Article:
News Saturday, September 16, 2006 7:18 PM CDT
These two children came to McLean County in the early 1880s by way of an orphan train. During this era, tens of thousands of orphans living in big city tenement squalor were sent via rail to rural America. It was social experiment writ large, and it forever altered both slum and countryside.
Agnes and Otto Harriet took the surname of their adoptive parents, and both their obituaries make no mention of their lives before Illinois. Agnes, however, after her marriage to John F. McGraw in 1902, named her first child Harriet.
She also had four sons, and Robert, who served as Bloomington mayor from 1957 to 1969, later recalled that his mother "never talked about" her early childhood in New York City. "I was 21 years old before I ever heard about it," he said in a 1988 interview.
The Children's Aid Society and its founder Charles Loring Brace were in the forefront of the orphan train movement. In 1854, Loring's society organized the first orphan train from New York City to communities in rural Michigan and Iowa.
There was more to the orphan train phenomenon than mere altruism, though. For leaders of New York and other major cities, the removal of tens of thousands of poor residents, albeit children, eased the strain of overburdened municipal budgets coping with a myriad of problems, including immigration, industrialization, and overcrowding. Furthermore, once sent west, these children helped relieve the labor shortage on the farms of the Midwest and Great Plains.
By 1929, an estimated 250,000 children had made the journey westward on orphan trains.
Oftentimes, the orphan "trains" were actually no more than one or two passenger cars on trains making regularly scheduled runs. Furthermore, many of the "orphans" were not technically orphans but rather children of destitute parents.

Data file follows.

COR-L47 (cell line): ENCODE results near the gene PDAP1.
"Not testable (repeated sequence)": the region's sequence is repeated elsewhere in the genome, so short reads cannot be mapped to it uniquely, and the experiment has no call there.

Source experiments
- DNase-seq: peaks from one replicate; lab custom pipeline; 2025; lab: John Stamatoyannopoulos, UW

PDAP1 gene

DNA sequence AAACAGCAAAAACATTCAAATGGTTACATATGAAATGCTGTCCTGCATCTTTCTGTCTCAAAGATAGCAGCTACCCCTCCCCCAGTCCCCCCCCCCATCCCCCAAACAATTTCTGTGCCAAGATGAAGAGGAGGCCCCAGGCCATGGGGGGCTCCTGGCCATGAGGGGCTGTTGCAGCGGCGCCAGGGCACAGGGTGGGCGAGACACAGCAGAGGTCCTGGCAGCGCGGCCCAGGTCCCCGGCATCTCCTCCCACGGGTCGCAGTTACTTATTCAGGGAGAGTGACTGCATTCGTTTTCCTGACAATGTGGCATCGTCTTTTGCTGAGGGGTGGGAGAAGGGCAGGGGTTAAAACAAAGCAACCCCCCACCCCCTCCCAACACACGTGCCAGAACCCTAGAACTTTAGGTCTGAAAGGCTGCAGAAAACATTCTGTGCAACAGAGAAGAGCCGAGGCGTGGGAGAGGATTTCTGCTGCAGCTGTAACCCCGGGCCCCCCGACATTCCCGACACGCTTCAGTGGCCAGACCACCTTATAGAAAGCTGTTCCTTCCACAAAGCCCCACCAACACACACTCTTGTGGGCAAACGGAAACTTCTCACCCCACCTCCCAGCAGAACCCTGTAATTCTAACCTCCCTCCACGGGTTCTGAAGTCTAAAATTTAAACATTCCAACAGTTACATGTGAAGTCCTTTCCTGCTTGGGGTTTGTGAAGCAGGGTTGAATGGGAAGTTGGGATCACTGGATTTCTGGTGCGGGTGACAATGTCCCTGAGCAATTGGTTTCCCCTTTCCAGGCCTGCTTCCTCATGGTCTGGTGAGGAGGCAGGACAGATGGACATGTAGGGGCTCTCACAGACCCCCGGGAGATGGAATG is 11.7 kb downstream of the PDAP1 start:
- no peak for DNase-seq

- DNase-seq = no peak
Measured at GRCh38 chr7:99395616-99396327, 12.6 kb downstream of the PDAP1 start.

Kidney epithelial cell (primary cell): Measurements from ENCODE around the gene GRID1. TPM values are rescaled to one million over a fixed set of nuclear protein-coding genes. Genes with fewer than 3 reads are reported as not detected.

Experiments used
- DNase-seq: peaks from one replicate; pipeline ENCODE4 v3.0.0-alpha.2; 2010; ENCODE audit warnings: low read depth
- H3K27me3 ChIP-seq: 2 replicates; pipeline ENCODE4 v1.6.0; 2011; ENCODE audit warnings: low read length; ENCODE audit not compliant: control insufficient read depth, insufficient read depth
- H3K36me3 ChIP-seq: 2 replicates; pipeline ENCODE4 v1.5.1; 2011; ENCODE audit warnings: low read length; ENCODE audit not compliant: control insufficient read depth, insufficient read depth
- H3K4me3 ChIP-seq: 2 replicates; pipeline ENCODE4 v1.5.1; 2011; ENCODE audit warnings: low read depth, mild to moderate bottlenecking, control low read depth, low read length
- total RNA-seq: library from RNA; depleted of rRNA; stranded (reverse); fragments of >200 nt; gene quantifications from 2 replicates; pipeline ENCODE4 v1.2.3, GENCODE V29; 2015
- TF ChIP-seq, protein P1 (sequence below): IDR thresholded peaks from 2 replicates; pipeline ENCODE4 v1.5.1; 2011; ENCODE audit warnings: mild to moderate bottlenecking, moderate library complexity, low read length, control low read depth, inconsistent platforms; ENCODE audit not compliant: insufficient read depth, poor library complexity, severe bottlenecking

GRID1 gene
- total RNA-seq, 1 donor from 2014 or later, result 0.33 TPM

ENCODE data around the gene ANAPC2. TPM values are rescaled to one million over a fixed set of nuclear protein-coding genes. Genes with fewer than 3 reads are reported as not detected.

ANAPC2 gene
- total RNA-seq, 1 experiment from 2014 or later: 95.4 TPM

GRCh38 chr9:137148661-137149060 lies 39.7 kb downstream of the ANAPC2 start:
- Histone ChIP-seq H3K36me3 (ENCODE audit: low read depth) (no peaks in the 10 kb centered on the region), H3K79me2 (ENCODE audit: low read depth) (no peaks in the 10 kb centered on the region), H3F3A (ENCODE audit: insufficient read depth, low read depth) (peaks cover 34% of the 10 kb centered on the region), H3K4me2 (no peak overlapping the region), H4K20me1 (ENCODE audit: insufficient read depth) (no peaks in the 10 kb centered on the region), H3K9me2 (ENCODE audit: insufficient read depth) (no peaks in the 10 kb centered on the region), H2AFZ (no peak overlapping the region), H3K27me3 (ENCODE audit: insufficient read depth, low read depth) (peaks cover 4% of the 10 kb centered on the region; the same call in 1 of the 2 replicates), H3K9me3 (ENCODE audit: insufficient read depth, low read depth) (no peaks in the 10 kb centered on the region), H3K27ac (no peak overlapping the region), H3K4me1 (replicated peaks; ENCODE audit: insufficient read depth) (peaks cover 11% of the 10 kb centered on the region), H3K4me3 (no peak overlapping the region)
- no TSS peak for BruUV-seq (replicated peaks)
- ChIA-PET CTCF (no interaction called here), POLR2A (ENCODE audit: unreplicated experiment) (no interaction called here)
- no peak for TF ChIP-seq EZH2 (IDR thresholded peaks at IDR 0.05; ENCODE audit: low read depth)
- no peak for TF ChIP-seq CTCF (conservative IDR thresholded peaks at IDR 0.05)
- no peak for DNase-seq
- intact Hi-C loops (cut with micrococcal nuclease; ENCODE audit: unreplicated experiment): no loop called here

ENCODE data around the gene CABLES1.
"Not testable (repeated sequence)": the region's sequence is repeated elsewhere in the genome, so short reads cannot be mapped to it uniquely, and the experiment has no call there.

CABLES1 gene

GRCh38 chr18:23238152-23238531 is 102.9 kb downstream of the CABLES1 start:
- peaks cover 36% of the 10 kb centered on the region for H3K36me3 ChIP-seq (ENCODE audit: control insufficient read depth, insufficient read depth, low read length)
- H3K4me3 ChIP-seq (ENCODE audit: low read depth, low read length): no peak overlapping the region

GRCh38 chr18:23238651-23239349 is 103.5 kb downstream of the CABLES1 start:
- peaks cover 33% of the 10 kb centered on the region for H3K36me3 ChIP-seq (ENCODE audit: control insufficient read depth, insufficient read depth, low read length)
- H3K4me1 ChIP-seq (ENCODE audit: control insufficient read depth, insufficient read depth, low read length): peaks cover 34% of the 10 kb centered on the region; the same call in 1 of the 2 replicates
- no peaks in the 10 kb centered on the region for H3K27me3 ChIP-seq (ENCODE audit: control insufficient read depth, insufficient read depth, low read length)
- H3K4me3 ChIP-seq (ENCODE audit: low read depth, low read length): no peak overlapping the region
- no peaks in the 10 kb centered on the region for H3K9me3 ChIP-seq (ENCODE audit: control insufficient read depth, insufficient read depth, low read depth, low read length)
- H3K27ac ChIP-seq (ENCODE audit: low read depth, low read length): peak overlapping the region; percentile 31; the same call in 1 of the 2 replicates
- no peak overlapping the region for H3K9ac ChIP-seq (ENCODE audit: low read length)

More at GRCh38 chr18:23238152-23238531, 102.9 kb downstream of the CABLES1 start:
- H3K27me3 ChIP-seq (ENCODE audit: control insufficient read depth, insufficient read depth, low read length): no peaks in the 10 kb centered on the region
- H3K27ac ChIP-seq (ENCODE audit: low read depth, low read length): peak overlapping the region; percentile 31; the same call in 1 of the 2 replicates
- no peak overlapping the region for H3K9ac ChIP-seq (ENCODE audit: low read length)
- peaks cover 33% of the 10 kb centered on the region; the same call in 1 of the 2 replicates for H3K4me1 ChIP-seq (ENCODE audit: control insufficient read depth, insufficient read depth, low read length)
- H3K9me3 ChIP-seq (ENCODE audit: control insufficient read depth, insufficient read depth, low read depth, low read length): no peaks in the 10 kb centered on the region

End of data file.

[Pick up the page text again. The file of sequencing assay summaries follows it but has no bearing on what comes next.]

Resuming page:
It appears that the New York Juvenile Asylum was the most active orphan train organization in Central Illinois. From 1855 to 1898, it relocated almost 6,000 orphans to Illinois. Some of these children were taken in by families in more than a dozen McLean County communities.
The movement has come under criticism for failing to adequately screen prospective families to ensure orphans were not abused or neglected in their new homes. And although Agnes and Otto Harriet were raised in the same household, many siblings were separated.
In 1857, eight-year-old Alexander Lemon became one of the first orphan train riders to live in McLean County. He spent his entire adult life as a LeRoy-area farm laborer, passing away in 1926 at the age of 77. In a front-page obituary, The LeRoy Journal referred to the lifelong bachelor as a "well known and highly respected citizen."
Though some of these children were deeply scarred, both emotionally and physically, others thrived in their new surroundings. For instance, Andrew Burke, who served as governor of North Dakota from 1870 to 1873, was a child of the orphan trains.
The repertoire of acclaimed vagabond singer-songwriter Utah Phillips includes "Orphan Train," a song he says was inspired by a research foray at the McLean County Museum of History. The plaintive song ends on a hopeful note
"Now there's many a fine doctor or a teacher in your school
There's many a good preacher who can teach the Golden Rule
Who started out an orphan sleeping in the freezing rain
Whose life began out on the orphan train."
Yes, Time FLies wrote on Sep 17, 2006 1:21 PM:
" Phyliss Liston was the bomb. I think she put a lot of work into producing the information that she presented. You do take it for granted until it's gone, don't you?!?!?!
" i like this old stuff. i hear time flies was discontinued due to Phyllis Liston retiring. you mean no one else could pick up the ball? "
yo wrote on Sep 16, 2006 7:17 PM: